I never expected to become pregnant. I’d had my eating disorder for 23 years before receiving an official diagnosis of ‘Anorexia Nervosa.’ My last period was a year previous. Having a baby was something I’d longed for, but which I’d resigned myself to never happening.
Morning sickness forced me into eating more regularly. Without consistently eating I would experience terrible nausea. Being pregnant generally, and the fact I now had another life I was responsible for, made me also consider the quality of what I was eating, and so I was mindful of the nutritional value of *everything*. In some ways although my ED improved, it had also worsened my mental health as I became fixated on trying to eat *just enough* of the *right* foods to ensure my baby was healthy, whilst at the same time ensuring I gained as little weight as possible.
As I was already receiving support from the Adult Eating Disorder Service, I was very fortunate that when I became pregnant I was able to have regular appointments with a dietitian. This helped me to understand what I needed to keep my body healthy – for both me and the baby. However I felt enormous pressure (mostly from myself) to keep my baby healthy, and this was exacerbated when I had medical appointments and professionals would weigh me or comment on my eating.
I was weighed at my first appointment with my community midwife and then again throughout the pregnancy. This was not helpful. It only highlighted to me how my body was changing and I found myself constantly worrying about my weight and whether I would ever lose what I was gaining. At the three-month scan, the consultant commented that although I’d gained weight it was not enough. This made me feel like a failure as a mother before I’d even started.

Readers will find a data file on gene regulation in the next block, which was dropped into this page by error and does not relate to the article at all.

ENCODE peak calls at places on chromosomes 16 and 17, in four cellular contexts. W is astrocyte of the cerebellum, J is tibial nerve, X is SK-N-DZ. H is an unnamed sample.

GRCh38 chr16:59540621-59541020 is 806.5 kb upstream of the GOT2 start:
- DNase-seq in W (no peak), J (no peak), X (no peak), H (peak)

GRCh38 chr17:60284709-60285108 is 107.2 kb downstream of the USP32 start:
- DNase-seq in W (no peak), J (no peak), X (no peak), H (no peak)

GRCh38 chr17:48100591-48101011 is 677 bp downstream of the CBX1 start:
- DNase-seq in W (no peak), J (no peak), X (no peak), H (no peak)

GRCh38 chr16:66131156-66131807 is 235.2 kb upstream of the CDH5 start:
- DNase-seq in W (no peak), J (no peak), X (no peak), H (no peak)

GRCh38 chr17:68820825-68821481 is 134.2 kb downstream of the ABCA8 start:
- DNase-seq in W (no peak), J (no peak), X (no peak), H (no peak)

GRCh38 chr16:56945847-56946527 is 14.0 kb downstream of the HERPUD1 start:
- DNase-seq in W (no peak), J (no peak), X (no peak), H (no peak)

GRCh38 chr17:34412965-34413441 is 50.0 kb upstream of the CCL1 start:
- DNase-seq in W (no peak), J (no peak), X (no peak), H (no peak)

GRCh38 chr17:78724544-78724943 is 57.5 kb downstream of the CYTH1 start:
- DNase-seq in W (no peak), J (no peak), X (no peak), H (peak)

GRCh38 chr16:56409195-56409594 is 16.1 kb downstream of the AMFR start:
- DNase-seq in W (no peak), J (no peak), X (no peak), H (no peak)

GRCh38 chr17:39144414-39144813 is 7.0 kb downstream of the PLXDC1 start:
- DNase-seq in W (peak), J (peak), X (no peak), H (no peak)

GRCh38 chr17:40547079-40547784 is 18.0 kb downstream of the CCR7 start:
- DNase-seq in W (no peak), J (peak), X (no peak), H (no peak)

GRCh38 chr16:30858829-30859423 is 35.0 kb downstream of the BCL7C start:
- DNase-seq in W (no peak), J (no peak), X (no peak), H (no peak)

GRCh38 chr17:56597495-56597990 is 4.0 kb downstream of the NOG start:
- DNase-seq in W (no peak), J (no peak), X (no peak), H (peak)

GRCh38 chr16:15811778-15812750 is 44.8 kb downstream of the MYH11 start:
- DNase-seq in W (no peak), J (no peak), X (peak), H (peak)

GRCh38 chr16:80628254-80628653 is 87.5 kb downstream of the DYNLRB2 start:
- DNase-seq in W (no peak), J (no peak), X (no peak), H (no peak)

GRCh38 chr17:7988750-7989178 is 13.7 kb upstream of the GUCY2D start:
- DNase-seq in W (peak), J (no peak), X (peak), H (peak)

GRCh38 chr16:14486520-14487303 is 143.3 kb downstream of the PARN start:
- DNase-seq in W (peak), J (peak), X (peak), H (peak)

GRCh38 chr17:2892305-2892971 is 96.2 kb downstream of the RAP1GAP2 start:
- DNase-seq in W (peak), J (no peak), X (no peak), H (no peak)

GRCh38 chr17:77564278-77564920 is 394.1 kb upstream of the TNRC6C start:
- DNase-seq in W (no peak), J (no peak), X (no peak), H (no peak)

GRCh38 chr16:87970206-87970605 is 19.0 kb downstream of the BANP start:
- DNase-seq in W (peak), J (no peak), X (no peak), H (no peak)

Additionally, my mental health had not been good for over 20 years. When I first started experiencing problems I was a teenager and back then there was no CAMHS or support from school. I struggled on until my GP and the psychiatrist with the ED service finally stepped in. I received an official diagnosis of C-PTSD with anxiety and depression. Between them, they helped me understand what was happening to me, why, and how this could be addressed. When I became pregnant they advocated for me on many occasions, especially the ED psychiatrist.
Throughout the pregnancy I felt suicidal and, on one occasion, was almost successful in taking my own life; despite my existing mental health difficulties, I felt as though the baby was the biggest source of my problems. Without the support of my GP and the ED psychiatrist I would not have made it to the end of my pregnancy. Because I had been taking antidepressants and an anti-psychotic prior to the pregnancy, not forgetting my Anorexia diagnosis prior to pregnancy, I was placed under consultant care, and also referred to the perinatal psychiatrist.